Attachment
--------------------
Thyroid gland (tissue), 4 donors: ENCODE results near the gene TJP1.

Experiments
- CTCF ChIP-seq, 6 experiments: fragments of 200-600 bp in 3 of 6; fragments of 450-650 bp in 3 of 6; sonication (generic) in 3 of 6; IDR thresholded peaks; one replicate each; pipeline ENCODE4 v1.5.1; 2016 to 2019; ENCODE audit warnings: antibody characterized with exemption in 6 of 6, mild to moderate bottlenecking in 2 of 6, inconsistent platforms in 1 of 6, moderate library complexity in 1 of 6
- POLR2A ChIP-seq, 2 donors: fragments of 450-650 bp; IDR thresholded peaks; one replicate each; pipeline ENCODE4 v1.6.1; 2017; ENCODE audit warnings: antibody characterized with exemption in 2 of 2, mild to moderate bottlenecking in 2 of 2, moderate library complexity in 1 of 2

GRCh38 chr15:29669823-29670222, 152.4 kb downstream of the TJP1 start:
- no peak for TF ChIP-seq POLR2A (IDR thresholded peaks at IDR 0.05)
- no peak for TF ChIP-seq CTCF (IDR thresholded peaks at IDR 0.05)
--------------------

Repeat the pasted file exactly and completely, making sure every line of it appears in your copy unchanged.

Thyroid gland (tissue), 4 donors: ENCODE results near the gene TJP1.

Experiments
- CTCF ChIP-seq, 6 experiments: fragments of 200-600 bp in 3 of 6; fragments of 450-650 bp in 3 of 6; sonication (generic) in 3 of 6; IDR thresholded peaks; one replicate each; pipeline ENCODE4 v1.5.1; 2016 to 2019; ENCODE audit warnings: antibody characterized with exemption in 6 of 6, mild to moderate bottlenecking in 2 of 6, inconsistent platforms in 1 of 6, moderate library complexity in 1 of 6
- POLR2A ChIP-seq, 2 donors: fragments of 450-650 bp; IDR thresholded peaks; one replicate each; pipeline ENCODE4 v1.6.1; 2017; ENCODE audit warnings: antibody characterized with exemption in 2 of 2, mild to moderate bottlenecking in 2 of 2, moderate library complexity in 1 of 2

GRCh38 chr15:29669823-29670222, 152.4 kb downstream of the TJP1 start:
- no peak for TF ChIP-seq POLR2A (IDR thresholded peaks at IDR 0.05)
- no peak for TF ChIP-seq CTCF (IDR thresholded peaks at IDR 0.05)